Figure 2

A 67-year-old female presented with myeloradiculopathy from a single level (C6) posterior element mass compressing the spinal cord (a, b). The patient had no evidence of cervical instability on preoperative flexion/extension views, and exhibited normal lordosis. A cervical laminectomy of C6 allowed for direct decompression of the spinal cord and did not lead to instability as it involved minimal resection of the posterior elements (Figure 2c-e). The lesion was found to be calcium pyrophosphate deposition in the yellow ligament at C6. (a) Sagittal CT myelogram, (b) axial CT myelogram, (c) cervical lateral neutral X-ray, (d) cervical lateral extension X-ray, (e) cervical lateral flexion X-ray


Extent of Facet Resection Avoids Iatrogenic Instability

When performing cervical laminectomies, close attention to the extent of facetectomy performed over single or multiple levels helps to determine the development of instability. If it is necessary to perform multiple foraminotomies, or resect greater than 30–50% of the facet joint, we recommend the addition of a posterior cervical fusion to avoid iatrogenic instability.[ 34 ]

Posterior Fusion Avoids Postlaminectomy Kyphosis

Cervical laminectomy alone results in a 6–47% incidence of postlaminectomy kyphosis that contributes to varying rates of late neurological deterioration (10–39%).[ 4 8 18 28 32 33 ] Such delayed neurological worsening is not observed, however, following laminectomy with fusion.[ 4 8 18 28 32 33 ]

Posterior Cervical Fusion Rates and its Complications

In general, the authors advocate performing cervical laminectomy with fusion, as laminectomy alone can result in postoperative kyphosis and late deterioration [Figures 3 and 4 ]. Cervical fusions are associated with relatively low complication rates [ Table 3 ]. Posterior cervical fusion rates (with instrumentation) approach 95%.[ 24 ] The morbidity of lateral mass screw/plate fixation is low.[ 15 ]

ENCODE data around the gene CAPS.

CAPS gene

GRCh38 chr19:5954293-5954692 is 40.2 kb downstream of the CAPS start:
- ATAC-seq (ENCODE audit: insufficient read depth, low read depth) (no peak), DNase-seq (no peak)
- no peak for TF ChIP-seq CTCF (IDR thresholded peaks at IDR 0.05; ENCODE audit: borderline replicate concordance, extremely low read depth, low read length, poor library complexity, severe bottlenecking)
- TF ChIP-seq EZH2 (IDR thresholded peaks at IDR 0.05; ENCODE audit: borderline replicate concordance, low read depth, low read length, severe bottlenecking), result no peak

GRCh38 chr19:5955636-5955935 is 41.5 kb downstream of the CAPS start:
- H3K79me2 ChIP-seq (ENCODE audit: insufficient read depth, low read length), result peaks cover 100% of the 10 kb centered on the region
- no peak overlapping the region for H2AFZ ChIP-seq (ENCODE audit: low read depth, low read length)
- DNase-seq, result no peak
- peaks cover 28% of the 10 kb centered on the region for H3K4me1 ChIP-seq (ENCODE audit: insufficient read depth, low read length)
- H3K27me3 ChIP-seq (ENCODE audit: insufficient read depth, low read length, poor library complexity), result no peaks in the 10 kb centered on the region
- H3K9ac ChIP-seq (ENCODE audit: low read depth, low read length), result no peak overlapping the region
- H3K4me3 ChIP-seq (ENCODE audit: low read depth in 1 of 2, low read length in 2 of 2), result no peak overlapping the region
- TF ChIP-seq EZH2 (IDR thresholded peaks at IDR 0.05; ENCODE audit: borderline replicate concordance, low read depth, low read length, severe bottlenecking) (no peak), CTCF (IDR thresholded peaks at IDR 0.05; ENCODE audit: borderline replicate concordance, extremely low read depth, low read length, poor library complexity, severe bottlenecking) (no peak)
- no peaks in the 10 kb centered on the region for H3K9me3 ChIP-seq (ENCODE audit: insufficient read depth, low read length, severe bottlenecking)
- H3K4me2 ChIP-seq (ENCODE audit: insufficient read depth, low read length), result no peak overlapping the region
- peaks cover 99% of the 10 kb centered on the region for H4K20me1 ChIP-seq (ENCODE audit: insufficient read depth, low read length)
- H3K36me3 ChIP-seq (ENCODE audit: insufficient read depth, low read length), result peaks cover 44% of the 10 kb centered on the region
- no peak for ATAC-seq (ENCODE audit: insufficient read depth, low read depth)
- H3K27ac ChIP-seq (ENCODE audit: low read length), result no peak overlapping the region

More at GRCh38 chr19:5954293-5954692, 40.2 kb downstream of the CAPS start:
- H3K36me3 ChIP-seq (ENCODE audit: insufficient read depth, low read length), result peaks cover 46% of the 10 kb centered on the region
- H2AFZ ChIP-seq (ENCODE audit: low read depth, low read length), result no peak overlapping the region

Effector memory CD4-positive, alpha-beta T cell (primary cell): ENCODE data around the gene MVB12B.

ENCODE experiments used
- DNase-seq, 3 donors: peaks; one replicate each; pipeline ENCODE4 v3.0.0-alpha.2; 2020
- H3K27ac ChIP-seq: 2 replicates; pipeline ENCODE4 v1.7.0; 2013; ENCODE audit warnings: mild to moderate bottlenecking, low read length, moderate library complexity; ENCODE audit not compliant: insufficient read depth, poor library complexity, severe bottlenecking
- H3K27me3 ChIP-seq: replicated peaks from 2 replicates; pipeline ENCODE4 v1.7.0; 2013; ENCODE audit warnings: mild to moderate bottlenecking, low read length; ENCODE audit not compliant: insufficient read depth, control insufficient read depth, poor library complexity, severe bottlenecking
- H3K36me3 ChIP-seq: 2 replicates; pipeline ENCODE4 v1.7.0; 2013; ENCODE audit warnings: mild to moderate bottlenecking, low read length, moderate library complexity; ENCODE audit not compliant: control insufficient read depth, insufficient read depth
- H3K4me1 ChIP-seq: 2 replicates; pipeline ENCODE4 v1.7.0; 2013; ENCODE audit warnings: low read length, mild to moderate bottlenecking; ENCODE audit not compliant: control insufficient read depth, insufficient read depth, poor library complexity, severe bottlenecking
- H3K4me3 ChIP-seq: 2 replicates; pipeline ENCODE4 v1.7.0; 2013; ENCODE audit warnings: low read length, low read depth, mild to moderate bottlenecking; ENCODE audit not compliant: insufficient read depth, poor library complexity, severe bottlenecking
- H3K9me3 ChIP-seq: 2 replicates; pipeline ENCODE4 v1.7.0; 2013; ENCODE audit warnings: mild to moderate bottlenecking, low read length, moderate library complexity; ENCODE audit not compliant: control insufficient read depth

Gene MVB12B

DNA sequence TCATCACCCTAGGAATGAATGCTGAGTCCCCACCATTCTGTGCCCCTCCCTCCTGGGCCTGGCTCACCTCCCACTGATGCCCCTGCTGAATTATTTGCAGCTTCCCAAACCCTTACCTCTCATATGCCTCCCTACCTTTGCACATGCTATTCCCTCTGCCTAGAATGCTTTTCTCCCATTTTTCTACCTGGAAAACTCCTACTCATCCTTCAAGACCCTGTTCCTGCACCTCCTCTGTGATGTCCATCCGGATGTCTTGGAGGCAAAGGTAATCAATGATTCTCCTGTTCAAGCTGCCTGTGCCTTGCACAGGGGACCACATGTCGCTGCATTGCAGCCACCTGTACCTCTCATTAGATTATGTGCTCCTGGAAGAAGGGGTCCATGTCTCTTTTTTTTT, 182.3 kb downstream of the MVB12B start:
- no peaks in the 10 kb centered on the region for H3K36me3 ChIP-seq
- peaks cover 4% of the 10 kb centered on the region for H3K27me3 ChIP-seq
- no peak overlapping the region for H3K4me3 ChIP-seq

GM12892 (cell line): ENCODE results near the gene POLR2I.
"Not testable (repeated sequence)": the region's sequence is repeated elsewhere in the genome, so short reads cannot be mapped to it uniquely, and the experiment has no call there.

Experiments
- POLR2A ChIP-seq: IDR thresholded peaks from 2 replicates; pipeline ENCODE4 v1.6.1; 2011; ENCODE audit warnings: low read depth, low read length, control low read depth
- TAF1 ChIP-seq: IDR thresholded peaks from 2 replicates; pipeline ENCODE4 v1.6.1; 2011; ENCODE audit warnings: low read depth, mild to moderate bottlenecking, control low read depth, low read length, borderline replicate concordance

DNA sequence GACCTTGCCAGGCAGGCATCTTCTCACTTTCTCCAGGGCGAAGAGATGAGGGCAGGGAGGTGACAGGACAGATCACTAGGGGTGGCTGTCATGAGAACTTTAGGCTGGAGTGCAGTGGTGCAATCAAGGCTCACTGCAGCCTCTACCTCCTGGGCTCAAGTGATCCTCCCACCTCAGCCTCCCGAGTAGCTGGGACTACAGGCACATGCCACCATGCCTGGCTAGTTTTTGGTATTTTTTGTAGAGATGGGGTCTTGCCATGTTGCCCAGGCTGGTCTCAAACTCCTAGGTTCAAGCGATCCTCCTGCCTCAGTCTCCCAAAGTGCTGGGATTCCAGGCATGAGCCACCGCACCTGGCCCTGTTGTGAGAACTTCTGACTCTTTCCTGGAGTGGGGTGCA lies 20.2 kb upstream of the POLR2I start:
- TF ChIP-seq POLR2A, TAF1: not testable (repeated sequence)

Figure 3

A 64 year-old male presented with progressive cervical myelopathy characterized by gait imbalance, loss of fine motor skills, and numbness in the fingertips. The patient had previously undergone an anterior cervical discectomy and fusion from C4 to C7 ten years ago. The prior anterior surgery had included discectomy/autograft/plating. New radiographs indicated spinal instability above (C3/4) and below (C7/T1) the previous fusion mass (C4-C7). Concerns for the added complications associated with repeated anterior surgery (esophageal injury, recurrent laryngeal nerve injury, access to T1) and creating further instability, led to a posterior cervical decompression/instrumentation/fusion from C3 to T1 being performed. (a) Sagittal T2 MRI, (b) cervical AP X-ray, (c) cervical lateral X-ray, (d) cervical swimmer's view X-ray


Figure 4

A 64-year-old female presented with symptoms of increased cervical spondylotic myelopathy, accompanied by loss of fine motor skills and gait imbalance, over one year duration. This patient had lost normal cervical lordosis, therefore a posterior C3 to C6 laminectomy and fusion with instrumentation was performed. (a) Sagittal T2 MRI, (b) cervical AP X-ray, (c) cervical lateral X-ray


Indications for Cervical Laminectomy Alone: Geriatric Patients

Those who are considered candidates for a cervical laminectomy alone are typically elderly patients with multiple comorbidities, who demonstrate adequate preservation of the cervical lordotic curvature (10° lordosis), without demonstrable instability.

Indications for Cervical Laminectomy with Posterior Fusion

Posterior cervical fusion is usually appropriate if the patient demonstrates the following factors: significant axial neck pain, minimal lordosis or straightening of the cervical spine, younger age, postoperative radiation, or the presence of instability [ Table 5 ]. Ultimately, the decision to perform cervical laminectomy or laminectomy/fusion should be made on an individualized basis with the patient understanding the risks and clinical benefits of each.

Table 5

Recommendations for cervical laminectomy vs. laminectomy/fusion